Before you hire a lawyer, make sure that he or she is a member in good standing of the Barreau du Québec and has a license to practise law. This free and easy verification can save you time, money and most importantly, many problems.
To check whether a person is a member in good standing of the Barreau du Québec and does have the right to exercise the profession of lawyer:
- First confirm the identity and contact information of the person whose services you wish to retain.
- Validate the information by consulting the Directory of lawyers of the Barreau du Québec, ensuring that the telephone number, e-mail address and professional address provided correspond to those indicated in the Directory.
- If you do not find the person’s name in the Directory or in case of any doubt, contact Info-Barreau: 514 954-3411 (Montreal area) or 1 844 954-3411 (toll-free) or firstname.lastname@example.org.
Examples of acts reserved for lawyers
Here are some examples of acts that only a lawyer can perform on behalf of others, which are frequently reported or complained of to the Bar of Montreal, since they are performed by non-lawyers. Notaries can also perform some of these acts for others:
- to give legal advice and consultations on legal matters (notaries as well);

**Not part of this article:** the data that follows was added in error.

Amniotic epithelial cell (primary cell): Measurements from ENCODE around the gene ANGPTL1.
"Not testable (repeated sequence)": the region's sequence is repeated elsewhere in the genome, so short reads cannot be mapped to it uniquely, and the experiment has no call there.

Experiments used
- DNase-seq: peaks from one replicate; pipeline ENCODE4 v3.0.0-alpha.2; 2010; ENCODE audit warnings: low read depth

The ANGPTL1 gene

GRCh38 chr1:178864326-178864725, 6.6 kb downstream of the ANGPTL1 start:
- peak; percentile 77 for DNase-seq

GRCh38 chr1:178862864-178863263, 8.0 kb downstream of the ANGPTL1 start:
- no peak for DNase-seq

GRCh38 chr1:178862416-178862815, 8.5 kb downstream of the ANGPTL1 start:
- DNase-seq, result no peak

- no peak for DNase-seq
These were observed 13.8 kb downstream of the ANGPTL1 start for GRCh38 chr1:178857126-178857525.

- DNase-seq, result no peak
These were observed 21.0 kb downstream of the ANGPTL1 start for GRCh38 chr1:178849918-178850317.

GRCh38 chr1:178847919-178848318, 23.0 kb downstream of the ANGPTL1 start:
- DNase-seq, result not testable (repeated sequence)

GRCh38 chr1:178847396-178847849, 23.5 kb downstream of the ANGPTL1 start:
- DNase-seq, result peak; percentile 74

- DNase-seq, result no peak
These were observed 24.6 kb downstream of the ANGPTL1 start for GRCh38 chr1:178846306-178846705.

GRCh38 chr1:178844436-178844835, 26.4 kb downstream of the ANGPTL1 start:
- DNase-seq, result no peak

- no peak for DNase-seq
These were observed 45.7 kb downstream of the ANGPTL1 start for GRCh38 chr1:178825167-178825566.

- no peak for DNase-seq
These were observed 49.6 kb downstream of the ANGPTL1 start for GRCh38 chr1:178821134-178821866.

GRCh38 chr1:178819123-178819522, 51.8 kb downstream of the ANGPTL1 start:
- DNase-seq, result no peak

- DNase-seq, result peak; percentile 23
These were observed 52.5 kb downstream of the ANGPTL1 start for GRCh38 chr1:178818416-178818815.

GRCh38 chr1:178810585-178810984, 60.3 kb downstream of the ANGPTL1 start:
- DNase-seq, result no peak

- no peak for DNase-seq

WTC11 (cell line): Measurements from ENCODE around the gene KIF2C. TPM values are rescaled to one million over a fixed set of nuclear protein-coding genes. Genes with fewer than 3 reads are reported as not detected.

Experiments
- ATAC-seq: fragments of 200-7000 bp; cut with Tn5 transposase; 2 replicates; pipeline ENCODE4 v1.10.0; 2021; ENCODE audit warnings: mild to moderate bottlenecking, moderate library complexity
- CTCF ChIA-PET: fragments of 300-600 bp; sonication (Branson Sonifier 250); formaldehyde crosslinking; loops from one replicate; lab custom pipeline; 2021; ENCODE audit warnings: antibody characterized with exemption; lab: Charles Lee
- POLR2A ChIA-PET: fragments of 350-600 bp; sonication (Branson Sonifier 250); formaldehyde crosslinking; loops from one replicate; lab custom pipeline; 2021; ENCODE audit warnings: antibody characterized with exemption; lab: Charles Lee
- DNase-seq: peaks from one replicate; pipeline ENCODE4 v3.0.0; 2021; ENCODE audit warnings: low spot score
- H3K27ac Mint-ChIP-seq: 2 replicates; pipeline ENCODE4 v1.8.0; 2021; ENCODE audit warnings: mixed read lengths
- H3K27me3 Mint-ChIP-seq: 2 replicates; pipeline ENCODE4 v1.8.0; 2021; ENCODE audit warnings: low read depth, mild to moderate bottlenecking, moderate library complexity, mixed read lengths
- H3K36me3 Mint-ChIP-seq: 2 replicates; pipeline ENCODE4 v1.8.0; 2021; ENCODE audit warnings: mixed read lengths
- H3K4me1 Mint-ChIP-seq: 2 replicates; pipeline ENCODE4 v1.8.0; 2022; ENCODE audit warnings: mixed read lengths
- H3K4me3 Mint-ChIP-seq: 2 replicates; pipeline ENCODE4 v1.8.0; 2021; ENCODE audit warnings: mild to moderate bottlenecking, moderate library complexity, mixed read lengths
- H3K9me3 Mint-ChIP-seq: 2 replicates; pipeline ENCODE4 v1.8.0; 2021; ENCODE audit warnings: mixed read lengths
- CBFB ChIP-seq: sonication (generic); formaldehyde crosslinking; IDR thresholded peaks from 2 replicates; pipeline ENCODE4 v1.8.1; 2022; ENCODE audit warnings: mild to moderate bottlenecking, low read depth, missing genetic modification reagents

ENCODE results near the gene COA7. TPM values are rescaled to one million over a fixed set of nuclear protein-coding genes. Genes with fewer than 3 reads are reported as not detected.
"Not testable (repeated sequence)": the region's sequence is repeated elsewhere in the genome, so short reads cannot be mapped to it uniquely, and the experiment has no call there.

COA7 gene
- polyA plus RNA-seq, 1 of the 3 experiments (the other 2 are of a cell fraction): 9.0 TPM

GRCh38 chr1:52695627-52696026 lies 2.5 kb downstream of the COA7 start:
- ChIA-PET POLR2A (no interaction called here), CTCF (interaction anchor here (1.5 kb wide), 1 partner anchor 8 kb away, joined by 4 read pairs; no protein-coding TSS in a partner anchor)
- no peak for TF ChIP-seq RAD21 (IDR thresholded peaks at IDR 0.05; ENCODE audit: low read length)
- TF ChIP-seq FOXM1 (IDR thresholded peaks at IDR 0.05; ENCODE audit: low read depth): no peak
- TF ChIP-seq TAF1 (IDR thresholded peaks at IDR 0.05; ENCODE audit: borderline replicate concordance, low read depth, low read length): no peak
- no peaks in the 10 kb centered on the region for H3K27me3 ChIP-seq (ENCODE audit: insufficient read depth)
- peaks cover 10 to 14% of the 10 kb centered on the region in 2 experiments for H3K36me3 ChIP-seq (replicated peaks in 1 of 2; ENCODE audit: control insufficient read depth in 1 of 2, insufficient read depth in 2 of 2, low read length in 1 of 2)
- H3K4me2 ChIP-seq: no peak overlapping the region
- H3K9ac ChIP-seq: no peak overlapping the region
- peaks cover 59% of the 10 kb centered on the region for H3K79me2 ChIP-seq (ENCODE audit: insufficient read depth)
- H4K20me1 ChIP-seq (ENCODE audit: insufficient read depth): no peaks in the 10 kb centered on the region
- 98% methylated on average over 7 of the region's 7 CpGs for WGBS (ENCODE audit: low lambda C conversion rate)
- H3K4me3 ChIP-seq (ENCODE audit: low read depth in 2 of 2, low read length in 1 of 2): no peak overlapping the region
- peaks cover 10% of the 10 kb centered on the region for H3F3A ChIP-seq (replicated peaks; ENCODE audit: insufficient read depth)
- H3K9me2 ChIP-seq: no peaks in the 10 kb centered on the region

- to prepare and draw up a document (notice, motion, proceeding) intended for use in a case before the courts (notaries as well, but only for non-contentious proceedings);
- to plead or act before any tribunal, with exceptions (see section 128. 2) of an Act respecting the Barreau du Québec for a complete list of exceptions) (notaries as well, but only for non-contentious proceedings);
- to incorporate a legal person (notaries as well);
- to make collections or make any claim with costs or to imply that judicial proceedings will be taken.
ATTENTION! This list is not exhaustive. For a complete list of acts that are the exclusive prerogative of the practising lawyer, please refer to section 128 of an Act respecting the Barreau du Québec.
Good to know
Fake Lawyers and Fake Lawyers’ Websites
Fake lawyers’ websites look real, are well-designed and look polished. The so-called lawyers are courteous, polite and convincing. Some will even use the name of a person registered in the Directory of lawyers and invite you to check it. If in doubt, call the person back at the number listed in the Directory of lawyers or write to the e-mail address listed in the Directory (not the contact information the person gave you).
The fake lawyers and the administrators of fake lawyers’ websites use many other strategies to lend credibility to their operations:
- They are active on social media platforms like Facebook and Twitter.
- In immigration law in particular, they use the official logos of the governments of Québec and Canada or other official organizations.
- They post positive testimonials on websites (e.g., user communities, blogs, Google) and social media platforms.
- They reply systematically to victim testimonials and warnings, are reassuring and respond that services are provided by qualified and competent people.